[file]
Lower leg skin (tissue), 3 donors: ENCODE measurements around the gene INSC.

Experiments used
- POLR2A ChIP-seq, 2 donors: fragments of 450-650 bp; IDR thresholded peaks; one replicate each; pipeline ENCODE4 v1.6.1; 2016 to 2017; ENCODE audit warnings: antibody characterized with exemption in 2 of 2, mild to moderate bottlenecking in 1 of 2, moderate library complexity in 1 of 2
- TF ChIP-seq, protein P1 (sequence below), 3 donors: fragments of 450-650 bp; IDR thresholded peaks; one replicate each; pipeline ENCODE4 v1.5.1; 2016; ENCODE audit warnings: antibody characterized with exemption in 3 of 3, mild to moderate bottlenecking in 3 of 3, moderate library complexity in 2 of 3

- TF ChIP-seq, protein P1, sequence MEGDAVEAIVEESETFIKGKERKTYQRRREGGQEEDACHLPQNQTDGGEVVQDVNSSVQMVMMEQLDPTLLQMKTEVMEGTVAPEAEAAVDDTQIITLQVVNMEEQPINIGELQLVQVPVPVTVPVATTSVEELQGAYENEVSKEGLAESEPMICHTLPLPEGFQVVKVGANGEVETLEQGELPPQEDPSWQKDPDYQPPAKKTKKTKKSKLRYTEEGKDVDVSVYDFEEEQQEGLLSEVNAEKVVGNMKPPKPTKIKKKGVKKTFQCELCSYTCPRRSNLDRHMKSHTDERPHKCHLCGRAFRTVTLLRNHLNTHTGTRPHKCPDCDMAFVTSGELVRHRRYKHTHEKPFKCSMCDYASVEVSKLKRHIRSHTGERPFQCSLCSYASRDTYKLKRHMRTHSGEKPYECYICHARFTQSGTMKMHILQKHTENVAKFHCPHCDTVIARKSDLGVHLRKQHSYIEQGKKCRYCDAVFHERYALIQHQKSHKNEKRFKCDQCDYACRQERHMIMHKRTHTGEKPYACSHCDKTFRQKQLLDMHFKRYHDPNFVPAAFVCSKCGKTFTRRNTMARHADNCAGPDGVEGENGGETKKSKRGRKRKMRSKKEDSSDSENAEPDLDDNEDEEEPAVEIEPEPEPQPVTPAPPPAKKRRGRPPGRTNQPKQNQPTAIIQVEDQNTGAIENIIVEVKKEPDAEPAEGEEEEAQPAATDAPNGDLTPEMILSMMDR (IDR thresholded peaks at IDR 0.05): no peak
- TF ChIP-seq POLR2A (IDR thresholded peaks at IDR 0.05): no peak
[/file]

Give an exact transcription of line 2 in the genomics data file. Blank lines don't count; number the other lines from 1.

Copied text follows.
Experiments used